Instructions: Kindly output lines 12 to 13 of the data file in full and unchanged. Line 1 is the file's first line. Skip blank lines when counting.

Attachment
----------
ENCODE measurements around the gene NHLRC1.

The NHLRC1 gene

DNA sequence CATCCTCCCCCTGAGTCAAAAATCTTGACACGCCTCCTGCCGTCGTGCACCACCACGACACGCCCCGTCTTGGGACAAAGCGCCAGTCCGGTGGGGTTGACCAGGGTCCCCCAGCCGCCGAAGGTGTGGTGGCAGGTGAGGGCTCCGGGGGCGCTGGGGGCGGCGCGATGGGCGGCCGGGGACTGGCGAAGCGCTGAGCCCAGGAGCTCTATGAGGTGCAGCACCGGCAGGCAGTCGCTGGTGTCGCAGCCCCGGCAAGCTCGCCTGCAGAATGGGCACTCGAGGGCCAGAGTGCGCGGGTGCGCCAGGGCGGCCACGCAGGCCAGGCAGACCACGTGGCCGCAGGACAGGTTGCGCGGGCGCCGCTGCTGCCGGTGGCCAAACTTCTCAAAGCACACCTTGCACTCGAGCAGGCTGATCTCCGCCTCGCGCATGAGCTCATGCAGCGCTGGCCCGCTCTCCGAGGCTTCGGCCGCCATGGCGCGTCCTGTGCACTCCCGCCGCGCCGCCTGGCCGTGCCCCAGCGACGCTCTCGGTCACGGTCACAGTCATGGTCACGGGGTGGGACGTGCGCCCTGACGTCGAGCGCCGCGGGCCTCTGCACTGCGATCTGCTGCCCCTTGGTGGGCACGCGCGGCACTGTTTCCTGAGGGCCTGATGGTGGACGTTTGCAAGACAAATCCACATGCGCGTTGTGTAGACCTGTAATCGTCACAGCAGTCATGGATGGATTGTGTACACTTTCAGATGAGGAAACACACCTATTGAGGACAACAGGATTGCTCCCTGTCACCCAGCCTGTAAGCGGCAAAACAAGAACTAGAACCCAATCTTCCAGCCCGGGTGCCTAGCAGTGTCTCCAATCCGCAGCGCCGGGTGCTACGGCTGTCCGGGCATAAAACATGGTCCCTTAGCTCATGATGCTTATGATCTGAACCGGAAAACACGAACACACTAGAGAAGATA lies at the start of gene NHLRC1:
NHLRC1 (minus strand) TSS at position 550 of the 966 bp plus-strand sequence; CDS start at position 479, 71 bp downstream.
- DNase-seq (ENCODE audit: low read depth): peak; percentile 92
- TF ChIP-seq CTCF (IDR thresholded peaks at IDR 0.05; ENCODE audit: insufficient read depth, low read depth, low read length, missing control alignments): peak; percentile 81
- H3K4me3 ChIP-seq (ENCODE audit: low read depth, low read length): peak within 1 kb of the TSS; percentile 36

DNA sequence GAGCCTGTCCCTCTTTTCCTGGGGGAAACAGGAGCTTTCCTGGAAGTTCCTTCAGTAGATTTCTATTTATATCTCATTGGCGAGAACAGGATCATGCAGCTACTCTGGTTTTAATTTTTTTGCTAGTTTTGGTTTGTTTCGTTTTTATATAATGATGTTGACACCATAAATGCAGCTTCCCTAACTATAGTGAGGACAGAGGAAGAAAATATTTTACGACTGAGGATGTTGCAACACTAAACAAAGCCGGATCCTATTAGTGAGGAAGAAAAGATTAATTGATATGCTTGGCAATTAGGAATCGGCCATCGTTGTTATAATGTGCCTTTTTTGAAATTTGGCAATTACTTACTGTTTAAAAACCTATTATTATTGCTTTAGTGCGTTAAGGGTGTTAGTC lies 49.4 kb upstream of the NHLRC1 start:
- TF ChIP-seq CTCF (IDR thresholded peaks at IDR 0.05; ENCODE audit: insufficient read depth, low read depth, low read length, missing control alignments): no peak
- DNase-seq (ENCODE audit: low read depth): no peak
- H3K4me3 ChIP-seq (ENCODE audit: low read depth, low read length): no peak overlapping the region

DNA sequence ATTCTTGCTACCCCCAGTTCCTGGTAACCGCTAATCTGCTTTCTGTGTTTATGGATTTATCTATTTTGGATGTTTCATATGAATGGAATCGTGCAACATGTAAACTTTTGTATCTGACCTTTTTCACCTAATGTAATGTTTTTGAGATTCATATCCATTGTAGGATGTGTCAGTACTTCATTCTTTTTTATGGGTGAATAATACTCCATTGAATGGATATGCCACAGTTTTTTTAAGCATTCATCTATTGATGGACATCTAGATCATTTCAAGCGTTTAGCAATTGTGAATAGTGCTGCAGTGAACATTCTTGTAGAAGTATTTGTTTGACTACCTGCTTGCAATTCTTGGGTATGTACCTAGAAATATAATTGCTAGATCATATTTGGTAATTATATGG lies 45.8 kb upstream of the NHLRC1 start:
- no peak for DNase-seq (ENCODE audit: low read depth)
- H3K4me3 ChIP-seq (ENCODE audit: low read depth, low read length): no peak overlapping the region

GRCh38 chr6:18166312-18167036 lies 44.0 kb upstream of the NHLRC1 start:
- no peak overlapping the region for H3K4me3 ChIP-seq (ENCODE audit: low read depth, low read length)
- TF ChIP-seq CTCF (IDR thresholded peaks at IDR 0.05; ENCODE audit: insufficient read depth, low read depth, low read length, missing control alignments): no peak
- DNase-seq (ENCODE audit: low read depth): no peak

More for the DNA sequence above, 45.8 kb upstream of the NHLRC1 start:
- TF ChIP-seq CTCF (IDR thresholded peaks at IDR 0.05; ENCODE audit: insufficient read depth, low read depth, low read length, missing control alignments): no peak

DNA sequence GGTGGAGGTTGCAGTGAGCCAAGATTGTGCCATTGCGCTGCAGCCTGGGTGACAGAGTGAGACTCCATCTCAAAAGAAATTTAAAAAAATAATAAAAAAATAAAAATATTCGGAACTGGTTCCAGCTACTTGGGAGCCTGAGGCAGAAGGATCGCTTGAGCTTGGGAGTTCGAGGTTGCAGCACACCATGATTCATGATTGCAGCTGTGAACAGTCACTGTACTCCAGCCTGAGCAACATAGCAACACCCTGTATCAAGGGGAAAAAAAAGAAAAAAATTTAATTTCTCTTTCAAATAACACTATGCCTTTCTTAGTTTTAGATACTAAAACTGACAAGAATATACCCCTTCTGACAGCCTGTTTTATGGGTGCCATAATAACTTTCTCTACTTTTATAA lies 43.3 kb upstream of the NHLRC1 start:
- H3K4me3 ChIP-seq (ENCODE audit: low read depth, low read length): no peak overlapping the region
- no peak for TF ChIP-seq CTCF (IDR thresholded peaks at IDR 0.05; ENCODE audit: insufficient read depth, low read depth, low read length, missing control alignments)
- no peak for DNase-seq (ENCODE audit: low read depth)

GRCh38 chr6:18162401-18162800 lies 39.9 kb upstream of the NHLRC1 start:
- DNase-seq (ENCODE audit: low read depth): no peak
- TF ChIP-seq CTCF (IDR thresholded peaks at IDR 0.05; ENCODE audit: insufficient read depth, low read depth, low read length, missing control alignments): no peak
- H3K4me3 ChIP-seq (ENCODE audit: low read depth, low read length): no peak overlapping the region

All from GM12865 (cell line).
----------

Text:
DNA sequence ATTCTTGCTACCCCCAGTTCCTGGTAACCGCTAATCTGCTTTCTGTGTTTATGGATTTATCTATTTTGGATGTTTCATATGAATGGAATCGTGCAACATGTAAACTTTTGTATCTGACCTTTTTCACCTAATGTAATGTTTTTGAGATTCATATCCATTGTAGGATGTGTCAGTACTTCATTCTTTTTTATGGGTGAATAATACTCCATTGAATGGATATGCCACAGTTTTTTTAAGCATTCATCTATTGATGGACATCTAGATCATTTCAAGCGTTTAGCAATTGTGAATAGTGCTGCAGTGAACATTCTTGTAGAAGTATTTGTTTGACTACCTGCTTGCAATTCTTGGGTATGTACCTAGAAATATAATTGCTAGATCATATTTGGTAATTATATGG lies 45.8 kb upstream of the NHLRC1 start:
- no peak for DNase-seq (ENCODE audit: low read depth)